Public Health has shut down the beaches in some provinces of Canada after 10 water sample tests over the past two weeks showed higher than acceptable levels of E.coli organisms.
Kingston, Frontenac, Lennox and Addington (KFLA) Public Health inspectors closed the beach to swimmers after conducting 10 water sample tests over the past two weeks. Chenier said the highest results that came back from the beach's water were three times the maximum level for safe swimming. He's warning beach-goers against entering the water.
The next round of test results won't be returned to Public Health inspectors until next Tuesday or Wednesday.
"At this point our public health inspectors don't know the cause of the high levels of organisms in the water. The only thing they're sure of is that it's not a safe place to swim right now," said Justin Chenier, communications officer for the health department.
"We had some beaches that were closed last year because of E.coli. There was never a source found," he said. "It could be a boat with a leak in it. Usually it's attributed to geese and geese droppings."
Provincial officials were advising people using the beaches to avoid swallowing lake water, wash their hands before handling food and stay out of the water if they have cuts or wounds.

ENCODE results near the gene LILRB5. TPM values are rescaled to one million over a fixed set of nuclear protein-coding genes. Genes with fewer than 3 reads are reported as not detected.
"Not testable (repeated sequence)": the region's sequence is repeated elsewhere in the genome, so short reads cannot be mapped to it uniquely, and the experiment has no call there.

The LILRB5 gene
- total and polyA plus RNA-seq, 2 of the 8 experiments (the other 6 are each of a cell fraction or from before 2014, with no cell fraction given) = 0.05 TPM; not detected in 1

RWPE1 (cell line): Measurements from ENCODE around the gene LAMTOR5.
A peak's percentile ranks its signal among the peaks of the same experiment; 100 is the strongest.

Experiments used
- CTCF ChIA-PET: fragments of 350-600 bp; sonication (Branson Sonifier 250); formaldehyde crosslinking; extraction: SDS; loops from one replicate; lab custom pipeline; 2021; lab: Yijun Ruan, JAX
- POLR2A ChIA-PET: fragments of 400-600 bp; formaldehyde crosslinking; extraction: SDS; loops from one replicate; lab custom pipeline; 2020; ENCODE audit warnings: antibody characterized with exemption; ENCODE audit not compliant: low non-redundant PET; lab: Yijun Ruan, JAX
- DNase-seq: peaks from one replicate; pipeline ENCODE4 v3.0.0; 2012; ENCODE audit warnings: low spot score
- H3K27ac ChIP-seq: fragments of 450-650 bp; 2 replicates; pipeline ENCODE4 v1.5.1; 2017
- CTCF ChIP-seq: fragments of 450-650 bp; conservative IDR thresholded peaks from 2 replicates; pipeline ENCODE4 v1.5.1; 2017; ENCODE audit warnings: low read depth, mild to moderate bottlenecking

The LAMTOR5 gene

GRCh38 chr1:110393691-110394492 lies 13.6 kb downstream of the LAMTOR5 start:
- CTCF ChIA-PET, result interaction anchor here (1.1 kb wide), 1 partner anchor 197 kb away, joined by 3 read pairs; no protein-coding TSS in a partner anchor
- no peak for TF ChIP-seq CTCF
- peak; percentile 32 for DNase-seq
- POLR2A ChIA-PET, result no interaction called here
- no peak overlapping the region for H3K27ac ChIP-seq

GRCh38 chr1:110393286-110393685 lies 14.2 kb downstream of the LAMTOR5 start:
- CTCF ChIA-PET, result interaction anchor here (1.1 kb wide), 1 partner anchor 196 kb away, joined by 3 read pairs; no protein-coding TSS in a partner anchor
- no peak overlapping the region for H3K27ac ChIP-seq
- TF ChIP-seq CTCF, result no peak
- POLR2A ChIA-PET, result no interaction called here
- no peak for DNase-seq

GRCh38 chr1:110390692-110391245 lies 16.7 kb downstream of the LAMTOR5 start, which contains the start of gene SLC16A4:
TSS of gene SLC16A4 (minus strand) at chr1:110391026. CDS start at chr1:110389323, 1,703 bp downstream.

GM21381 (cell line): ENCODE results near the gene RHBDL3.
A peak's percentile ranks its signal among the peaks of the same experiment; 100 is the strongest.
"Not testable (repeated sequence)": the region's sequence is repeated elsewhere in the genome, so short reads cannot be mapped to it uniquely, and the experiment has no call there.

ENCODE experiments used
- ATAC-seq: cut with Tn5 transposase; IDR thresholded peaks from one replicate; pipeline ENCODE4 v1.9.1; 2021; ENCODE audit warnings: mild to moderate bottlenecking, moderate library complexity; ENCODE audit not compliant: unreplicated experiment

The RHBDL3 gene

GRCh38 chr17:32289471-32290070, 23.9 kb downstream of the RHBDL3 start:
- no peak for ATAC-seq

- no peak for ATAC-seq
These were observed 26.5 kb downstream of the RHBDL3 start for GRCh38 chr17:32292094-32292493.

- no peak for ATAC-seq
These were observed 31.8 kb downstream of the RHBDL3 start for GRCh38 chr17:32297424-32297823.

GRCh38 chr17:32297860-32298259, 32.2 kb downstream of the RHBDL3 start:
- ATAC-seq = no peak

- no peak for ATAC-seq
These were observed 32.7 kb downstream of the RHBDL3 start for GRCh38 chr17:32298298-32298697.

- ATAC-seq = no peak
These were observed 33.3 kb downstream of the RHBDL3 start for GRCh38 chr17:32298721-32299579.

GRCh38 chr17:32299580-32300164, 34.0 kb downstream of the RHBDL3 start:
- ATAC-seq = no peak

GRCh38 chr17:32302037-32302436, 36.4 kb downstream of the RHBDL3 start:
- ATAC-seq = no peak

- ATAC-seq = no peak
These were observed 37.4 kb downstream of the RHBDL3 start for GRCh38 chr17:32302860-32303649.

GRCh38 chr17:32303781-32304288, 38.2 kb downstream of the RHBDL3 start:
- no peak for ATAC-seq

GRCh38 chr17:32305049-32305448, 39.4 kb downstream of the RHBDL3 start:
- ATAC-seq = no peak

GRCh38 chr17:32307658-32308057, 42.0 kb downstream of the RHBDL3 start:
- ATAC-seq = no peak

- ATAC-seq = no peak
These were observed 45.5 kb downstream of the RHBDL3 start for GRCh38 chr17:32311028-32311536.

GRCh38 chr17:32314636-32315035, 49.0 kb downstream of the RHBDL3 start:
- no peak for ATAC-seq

But given the high numbers, Bill Paton, a biology professor at Brandon University, said he would avoid going in any water where signs are posted.
"These are indicators that there could potentially be in the water as well, salmonella, hepatitis and many other kinds of problems that are carried in fecal matter," he said.
Paton suggested the recent heavy rains may be behind the high E. coli counts, noting the rain causes more runoff from fields where fertilizer has been spread into streams and rivers and eventually the lake. Heavy rain could also cause more sewer outflows, he said.
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